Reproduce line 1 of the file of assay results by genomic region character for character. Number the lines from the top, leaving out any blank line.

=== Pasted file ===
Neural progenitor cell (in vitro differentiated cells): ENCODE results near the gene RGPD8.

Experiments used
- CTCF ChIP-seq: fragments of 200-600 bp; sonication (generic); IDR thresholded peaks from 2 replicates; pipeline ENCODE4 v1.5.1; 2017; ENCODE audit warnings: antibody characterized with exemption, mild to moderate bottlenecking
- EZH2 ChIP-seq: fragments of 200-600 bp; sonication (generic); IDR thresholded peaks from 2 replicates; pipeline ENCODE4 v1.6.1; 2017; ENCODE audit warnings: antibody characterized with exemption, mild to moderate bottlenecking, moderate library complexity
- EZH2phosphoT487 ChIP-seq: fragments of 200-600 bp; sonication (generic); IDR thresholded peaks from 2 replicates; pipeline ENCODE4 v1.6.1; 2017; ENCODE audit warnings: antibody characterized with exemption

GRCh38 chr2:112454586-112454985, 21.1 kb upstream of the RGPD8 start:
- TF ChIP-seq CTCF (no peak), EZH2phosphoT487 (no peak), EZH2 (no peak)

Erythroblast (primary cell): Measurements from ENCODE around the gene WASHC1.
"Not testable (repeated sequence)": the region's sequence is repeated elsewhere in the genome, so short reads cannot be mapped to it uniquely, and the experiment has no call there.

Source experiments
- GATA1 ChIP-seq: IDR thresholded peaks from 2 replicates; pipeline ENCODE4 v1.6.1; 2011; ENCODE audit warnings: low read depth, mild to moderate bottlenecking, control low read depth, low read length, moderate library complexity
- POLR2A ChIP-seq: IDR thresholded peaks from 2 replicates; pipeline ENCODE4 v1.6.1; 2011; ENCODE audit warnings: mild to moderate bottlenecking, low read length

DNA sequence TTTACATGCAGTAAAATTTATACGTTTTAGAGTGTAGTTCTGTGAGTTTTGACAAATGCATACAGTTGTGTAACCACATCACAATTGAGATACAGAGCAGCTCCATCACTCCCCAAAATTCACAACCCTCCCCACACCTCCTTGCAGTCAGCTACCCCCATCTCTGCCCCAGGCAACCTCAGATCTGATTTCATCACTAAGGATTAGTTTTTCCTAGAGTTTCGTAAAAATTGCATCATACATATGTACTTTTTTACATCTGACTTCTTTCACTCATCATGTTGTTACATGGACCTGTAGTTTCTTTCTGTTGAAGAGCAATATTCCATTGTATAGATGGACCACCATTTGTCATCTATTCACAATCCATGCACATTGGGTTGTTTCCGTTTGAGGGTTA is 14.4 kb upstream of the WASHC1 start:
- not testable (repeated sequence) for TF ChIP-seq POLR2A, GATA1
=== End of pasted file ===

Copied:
Neural progenitor cell (in vitro differentiated cells): ENCODE results near the gene RGPD8.